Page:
Visualize Your Goals in 2020

hypnosis and goals

Visualize your goals to make them more achievable.

We all daydream at times. Some of us are better at it than others. Do your daydreams slip from that into day-mares? Becoming lost in thought when floating down a gentle river becomes a moment of terror as the dreamboat springs a leak and sinks under a heavy current.

If that’s too extreme, consider how many times your spouse or child been late coming home, and you already had them lying at the side of a road somewhere, hurt and in trouble? How many times have you assumed the worse when you haven’t been able to get a hold of someone?

Visualizing Creates Biases in Our Minds

We create our opportunities. We also produce our failures. By using visualization to reach your Yearly Goals, you can steer which direction you want to go – positive or negative. Remember: where you are now is the result of choices made so far. I had a brilliant business coach years ago who told me “where you are now is a reflection of what you did six months ago.” That has really stuck with me and keeps me in action!

So how do you create that dream that will take you to success and that Best Year ever?

Be specific. Use numbers, use dates. “I will lose X pounds by THIS date.” “I will be earning X dollars a year by THIS time.” Dig into the details. Goals need to be measurable, so you know when you’ve reached them and how close you are to achieving them.

Put it in writing. Writing things down bypasses the conscious mind and sets the goal into the subconscious. The subconscious mind is where you store habits, where automatic responses are born.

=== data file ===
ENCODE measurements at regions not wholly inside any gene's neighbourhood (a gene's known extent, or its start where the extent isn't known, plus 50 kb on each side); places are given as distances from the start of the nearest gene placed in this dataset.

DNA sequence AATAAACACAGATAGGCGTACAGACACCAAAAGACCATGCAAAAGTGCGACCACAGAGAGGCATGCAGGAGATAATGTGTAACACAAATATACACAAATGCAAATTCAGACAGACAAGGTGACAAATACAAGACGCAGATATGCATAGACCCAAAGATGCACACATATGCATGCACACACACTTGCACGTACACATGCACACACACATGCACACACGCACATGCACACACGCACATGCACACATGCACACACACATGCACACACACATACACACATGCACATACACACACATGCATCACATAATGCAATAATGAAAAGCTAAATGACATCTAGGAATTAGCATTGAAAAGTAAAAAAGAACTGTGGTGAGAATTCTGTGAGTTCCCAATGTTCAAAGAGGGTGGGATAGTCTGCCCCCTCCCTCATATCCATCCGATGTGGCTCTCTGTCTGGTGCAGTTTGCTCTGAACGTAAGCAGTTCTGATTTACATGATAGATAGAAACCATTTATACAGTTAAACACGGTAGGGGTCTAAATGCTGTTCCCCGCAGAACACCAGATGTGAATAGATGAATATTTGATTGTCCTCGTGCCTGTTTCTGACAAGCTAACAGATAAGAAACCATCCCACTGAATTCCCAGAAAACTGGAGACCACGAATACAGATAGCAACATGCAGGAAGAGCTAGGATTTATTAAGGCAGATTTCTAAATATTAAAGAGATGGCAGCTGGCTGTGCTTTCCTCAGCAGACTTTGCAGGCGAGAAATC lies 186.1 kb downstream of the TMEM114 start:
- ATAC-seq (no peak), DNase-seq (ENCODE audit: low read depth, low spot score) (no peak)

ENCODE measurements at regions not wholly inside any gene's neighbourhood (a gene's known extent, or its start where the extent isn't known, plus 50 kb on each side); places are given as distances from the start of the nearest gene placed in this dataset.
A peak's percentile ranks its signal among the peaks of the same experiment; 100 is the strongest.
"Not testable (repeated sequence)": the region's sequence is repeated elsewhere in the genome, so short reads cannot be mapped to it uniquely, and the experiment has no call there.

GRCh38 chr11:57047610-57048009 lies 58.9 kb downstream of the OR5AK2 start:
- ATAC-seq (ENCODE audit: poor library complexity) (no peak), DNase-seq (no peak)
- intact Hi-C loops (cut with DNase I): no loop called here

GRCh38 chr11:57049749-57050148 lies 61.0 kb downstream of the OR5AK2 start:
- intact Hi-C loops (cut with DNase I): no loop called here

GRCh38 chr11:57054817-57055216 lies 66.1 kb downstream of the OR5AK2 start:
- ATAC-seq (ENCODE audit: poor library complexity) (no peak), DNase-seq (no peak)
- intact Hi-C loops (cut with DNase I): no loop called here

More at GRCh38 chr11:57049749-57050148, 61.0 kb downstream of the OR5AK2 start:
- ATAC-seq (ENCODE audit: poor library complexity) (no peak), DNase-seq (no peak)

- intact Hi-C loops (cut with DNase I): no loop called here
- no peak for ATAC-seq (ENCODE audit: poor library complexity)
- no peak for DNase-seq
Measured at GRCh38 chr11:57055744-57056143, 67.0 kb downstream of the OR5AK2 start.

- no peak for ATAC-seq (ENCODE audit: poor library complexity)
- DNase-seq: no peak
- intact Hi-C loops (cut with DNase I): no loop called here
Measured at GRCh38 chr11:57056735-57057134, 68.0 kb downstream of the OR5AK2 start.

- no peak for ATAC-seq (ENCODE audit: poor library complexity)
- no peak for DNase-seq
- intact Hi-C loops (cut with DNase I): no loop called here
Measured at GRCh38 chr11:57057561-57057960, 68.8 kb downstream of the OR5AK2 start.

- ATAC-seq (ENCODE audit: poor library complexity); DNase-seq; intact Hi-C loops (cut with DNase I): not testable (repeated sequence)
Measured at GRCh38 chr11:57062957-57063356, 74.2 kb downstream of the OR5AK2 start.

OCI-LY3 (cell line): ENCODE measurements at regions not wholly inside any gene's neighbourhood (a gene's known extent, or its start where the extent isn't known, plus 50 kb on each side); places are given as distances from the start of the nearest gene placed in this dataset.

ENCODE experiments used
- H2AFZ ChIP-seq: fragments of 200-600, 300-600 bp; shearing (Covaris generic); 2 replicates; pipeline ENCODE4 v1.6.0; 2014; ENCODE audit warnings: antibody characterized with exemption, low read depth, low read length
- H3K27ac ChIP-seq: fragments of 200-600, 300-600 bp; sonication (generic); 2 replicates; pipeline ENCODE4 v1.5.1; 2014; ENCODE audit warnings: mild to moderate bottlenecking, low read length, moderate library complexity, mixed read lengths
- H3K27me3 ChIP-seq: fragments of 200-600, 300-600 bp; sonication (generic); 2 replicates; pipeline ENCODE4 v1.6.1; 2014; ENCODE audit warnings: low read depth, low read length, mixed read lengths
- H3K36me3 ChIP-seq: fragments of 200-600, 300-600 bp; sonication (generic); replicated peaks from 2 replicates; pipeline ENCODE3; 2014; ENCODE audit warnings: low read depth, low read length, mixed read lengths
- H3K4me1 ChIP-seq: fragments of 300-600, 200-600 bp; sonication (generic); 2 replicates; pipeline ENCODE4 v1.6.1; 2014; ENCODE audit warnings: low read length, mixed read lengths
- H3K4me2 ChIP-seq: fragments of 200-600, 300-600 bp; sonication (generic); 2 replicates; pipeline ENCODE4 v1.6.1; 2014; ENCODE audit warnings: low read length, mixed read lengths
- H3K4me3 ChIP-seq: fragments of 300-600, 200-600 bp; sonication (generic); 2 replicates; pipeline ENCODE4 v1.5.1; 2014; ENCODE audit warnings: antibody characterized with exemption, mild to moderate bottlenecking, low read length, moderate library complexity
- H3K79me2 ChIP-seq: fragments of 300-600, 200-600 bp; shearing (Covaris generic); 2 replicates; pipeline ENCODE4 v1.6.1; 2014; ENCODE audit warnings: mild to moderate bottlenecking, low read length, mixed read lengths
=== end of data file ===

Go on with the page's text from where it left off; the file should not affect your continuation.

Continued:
Use pictures and visuals. Some people clip photos from magazines that represent the things they want. That helps the brain attach a visual to the goal. The subconscious also deals in images and symbols.

Harness the power of your overactive imagination. Our brain doesn’t distinguish between dream and reality. Making the connection from here to the end goal creates neural pathways that the brain interprets as having accomplished the goal. This makes it feel achievable and knocks down mental roadblocks that otherwise may have stalled or sidelined your progress.

Put all the oars in the water to move toward success.

But not everything is about mind over matter. Using visualization is a tool. It’s a good one, but it’s only one. It helps the process; it doesn’t replace it. The process is hard work and sweat. That still applies. You still need to put the work in to make things happen.